And like I said, it did tend to warp a little bit and there you can see, that's pretty aggressive, but the cool thing is that you can actually bend it back. So the side that was bent down is on the bottom right now, and this is going to help bend it back by burning that pretty aggressively on the other side. And you'll see here in a second that as I continue to burn it, I put my level down, checked it. It wasn't quite far enough. And so I just kept burning that top side, which was going to bend that bottom side back.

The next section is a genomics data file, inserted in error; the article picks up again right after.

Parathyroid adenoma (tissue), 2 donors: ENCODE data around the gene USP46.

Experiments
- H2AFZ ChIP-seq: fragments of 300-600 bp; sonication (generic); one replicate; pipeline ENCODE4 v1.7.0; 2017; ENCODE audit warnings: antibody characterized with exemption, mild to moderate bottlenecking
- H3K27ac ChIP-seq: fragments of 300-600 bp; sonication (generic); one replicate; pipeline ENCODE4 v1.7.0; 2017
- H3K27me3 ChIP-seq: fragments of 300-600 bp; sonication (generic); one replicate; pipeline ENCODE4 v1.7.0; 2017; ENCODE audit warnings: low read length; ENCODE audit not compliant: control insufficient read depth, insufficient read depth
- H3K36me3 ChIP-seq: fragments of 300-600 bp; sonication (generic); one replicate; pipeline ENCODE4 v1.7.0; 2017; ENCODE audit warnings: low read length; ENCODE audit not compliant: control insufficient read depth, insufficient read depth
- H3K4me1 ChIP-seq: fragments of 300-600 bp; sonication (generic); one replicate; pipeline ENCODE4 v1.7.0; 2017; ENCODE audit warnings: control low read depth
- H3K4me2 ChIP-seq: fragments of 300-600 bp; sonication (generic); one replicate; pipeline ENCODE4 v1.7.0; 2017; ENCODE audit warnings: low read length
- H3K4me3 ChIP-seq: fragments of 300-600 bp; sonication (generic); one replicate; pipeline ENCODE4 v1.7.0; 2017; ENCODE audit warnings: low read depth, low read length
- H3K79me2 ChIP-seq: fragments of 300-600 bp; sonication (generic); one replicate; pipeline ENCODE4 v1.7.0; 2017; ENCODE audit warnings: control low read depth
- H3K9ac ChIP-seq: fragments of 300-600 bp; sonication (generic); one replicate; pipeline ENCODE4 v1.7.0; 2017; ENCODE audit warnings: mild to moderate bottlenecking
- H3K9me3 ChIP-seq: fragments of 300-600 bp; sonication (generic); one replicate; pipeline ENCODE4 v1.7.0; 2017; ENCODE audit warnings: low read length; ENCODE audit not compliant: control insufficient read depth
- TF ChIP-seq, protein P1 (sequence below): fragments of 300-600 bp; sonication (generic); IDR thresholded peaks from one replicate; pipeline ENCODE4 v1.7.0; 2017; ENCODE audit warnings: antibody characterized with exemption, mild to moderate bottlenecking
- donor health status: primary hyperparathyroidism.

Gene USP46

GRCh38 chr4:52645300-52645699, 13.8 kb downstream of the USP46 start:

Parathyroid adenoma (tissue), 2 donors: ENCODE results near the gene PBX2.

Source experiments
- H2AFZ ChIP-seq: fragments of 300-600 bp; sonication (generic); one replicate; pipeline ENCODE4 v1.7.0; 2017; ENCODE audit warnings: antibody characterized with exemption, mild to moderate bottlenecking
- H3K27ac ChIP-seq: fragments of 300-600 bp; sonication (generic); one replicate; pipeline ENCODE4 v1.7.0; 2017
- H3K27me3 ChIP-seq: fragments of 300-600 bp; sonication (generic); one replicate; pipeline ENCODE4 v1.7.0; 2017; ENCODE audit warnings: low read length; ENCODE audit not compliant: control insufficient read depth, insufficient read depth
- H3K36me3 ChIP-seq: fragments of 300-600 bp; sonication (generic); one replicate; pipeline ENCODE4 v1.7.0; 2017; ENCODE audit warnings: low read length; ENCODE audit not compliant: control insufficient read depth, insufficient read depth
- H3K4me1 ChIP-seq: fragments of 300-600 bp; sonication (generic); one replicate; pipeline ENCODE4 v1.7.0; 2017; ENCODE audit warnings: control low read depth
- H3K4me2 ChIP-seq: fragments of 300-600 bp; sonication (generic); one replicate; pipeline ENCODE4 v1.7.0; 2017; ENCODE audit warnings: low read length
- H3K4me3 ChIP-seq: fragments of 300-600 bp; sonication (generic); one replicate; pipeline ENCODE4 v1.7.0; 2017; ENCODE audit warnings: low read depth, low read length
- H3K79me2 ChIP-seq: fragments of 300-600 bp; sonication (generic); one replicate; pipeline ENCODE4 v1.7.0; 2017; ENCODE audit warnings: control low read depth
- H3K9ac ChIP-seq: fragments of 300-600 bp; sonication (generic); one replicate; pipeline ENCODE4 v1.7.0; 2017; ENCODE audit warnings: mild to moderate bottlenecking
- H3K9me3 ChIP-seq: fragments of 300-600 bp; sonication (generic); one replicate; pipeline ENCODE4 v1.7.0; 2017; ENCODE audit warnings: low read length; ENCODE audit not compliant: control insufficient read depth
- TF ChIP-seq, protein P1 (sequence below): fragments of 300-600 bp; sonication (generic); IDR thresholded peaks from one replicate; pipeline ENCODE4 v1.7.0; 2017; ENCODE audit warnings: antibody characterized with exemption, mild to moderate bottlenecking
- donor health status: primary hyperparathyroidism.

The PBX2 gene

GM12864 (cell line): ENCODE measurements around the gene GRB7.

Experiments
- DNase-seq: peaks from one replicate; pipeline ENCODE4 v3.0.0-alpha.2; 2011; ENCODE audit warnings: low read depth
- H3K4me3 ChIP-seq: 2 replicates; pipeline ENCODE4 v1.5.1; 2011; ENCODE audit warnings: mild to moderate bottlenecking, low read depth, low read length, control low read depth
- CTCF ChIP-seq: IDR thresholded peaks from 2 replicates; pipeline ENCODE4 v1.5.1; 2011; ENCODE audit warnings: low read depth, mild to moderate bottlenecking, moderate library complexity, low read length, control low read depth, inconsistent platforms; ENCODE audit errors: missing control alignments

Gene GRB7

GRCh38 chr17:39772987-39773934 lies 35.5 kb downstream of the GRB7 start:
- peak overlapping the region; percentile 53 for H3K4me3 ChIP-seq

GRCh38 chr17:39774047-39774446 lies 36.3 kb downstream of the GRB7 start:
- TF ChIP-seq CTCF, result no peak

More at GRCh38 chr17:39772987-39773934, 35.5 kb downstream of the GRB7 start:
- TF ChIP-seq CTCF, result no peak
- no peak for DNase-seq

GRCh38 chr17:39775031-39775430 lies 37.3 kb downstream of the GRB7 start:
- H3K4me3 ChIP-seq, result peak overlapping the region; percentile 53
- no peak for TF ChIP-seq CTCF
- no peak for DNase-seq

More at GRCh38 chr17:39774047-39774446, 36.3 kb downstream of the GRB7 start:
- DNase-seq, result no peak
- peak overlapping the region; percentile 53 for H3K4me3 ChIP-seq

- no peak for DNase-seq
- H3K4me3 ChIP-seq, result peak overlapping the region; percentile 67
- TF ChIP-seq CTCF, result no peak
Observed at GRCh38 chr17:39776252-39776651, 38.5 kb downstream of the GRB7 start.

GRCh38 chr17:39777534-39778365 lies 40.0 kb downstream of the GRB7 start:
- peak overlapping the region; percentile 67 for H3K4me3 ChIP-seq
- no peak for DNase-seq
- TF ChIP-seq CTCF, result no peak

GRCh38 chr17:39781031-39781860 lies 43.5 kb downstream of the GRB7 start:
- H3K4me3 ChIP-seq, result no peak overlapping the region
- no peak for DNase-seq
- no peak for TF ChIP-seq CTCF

The more time you spend here getting it as flat as you can, is going to save you the most epoxy later because we're basically going to completely encapsulate this slab. So if it's bent up an inch on one side, you're going to have to have the whole slab an inch thick, which we don't want. So what I'm doing here, building an epoxy mold, just like any epoxy table I would make. I actually have an entire video just on building these forms if you want a little bit more thorough explanation, but I'm just using fast-dry caulk, melamine, and then making sure to hit it with some mold release spray in the end. Before I put it in my mold, I wanted to seal up the bottom side really well. And I'm using a deep pour epoxy, and I'll put a link to my favorite deep pour epoxy in the description below, which actually isn't the epoxy I was using here. This was just some old stuff I had laying around.